Tanya Habjouqa was born in Jordan and educated in the United States, receiving her masters in Global Media and Middle East Politics from the University of London SOAS. Beginning her career in Texas, she documented Mexican migrant communities and urban poverty before returning to the Middle East. Tanya is known for gaining unique access to sensitive gender, social, and human rights stories in the Middle East. She is a freelance photographer, features writer, and a founding member of the Rawiya photo collective (founded by five female photographers from across the Middle East).
Quarta-feira, 2 de Julho de 2014
30 September 2013
People mourn the death of a 24-year-old Syrian Army lieutenant, who was known by the name of Abu Layth, in a village in the coastal province of Latakia. The soldier had been killed in an ambush at the other end of the country. Support for the government was strong in the region, and the soldier and his family were Alawites, members of the same religious group as Bashar al-Assad, the Syrian president. Abu Layth was the first soldier from his village to fall in a conflict that had been racking the country for two years. Fatalities at the time were thought to exceed 100,000, but figures were extremely hard to verify because of lack of access on the ground to independent observers.
Andrea Bruce is a documentary photographer, covering social issues in conflict areas, focusing mostly on Iraq and Afghanistan. For eight years, she worked as a staff photographer for The Washington Post and authored a weekly column called "Unseen Iraq." In 2010, she became a freelance photographer in the VII Network.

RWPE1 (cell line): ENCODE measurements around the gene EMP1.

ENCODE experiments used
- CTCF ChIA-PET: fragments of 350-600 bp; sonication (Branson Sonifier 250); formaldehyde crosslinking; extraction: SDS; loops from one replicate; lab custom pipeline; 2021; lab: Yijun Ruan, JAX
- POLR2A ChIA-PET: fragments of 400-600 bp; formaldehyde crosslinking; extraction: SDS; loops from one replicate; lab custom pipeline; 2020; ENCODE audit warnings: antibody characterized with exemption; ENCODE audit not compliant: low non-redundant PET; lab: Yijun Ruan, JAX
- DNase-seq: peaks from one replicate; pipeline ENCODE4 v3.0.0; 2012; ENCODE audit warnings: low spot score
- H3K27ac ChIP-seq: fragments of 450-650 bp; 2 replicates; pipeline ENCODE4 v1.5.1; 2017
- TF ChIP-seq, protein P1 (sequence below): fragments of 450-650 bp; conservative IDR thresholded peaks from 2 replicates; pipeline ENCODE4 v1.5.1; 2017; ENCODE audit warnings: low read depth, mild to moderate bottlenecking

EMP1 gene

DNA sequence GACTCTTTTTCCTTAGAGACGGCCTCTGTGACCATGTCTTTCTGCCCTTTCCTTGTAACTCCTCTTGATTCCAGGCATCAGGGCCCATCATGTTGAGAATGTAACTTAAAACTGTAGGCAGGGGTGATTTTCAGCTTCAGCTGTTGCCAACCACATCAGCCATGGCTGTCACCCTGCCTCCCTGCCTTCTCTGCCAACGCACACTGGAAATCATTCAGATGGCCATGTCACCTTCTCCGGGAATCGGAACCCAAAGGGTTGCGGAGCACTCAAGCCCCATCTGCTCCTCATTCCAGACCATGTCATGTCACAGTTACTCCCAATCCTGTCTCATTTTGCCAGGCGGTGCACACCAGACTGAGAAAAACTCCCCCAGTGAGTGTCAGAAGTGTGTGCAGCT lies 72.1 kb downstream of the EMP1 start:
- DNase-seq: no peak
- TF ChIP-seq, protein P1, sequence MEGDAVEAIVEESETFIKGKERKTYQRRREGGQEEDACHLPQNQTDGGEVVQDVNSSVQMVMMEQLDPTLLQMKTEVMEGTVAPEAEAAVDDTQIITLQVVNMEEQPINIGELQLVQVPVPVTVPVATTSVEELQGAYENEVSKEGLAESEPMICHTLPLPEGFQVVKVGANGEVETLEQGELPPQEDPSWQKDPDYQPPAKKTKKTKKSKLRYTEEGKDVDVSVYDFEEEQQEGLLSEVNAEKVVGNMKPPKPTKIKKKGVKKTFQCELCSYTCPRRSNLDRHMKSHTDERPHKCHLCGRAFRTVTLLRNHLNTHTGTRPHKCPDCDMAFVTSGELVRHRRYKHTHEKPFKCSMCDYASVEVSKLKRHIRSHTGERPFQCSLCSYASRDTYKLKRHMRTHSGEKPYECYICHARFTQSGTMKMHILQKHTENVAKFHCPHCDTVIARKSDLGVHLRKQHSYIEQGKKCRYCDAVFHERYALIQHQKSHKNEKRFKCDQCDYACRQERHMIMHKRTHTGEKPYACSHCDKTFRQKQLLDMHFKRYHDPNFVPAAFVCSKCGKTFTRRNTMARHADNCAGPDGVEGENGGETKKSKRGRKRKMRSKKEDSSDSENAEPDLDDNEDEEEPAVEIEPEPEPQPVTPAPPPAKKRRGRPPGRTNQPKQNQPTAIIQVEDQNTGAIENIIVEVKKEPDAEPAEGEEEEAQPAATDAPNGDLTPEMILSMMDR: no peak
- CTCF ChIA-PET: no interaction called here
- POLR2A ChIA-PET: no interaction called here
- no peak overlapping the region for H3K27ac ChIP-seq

Quarta-feira, 30 de Abril de 2014
THE LAST OUTFIT OF THE MISSING
10 August 2013
Date Found: 1 February 2013.
Location: outskirts of Apopa, San Salvador.
Age: between 15 and 17 years old.
Time of disappearance: approximately one year previously.
El Salvador has one of the highest homicide rates in the world, much of it gang related. In many cases, the only way of identifying murder victims is by clothes they were buried in.
Fred Ramos, born in 1986, lives and works in El Salvador. He studied graphic design, but began practicing photography in 2005. Currently, Fred is a staff photographer for El Faro.
Quarta-feira, 26 de Fevereiro de 2014
15 March 2013
Kachin Independence Army fighters are drinking and celebrating at a funeral of one of their commanders who died that day before. The city is under siege by the Burmese army.
Julius Schrank is a German photojournalist, currently based in Amsterdam, the Netherlands. In 2007 he studied photojournalism and documentary photography at the Hannover University of Applied Sciences in Germany. Julius has mainly worked for the Dutch daily newspaper De Volkskrant. When he's not working for the newspaper, Schrank spends as much time as possible on his own longterm projects. In the last few years, his focus has been on southeast Asia.
Quarta-feira, 4 de Dezembro de 2013
In the Shadow of Wounded Knee
02 June 2012
Pine Ridge Indian Reservation, Oglala, South Dakota, USA
Oglala men carry a felled cottonwood tree to the center of a sun dance circle. Erected in the earth, the tree will become the focus of a four-day spiritual ceremony.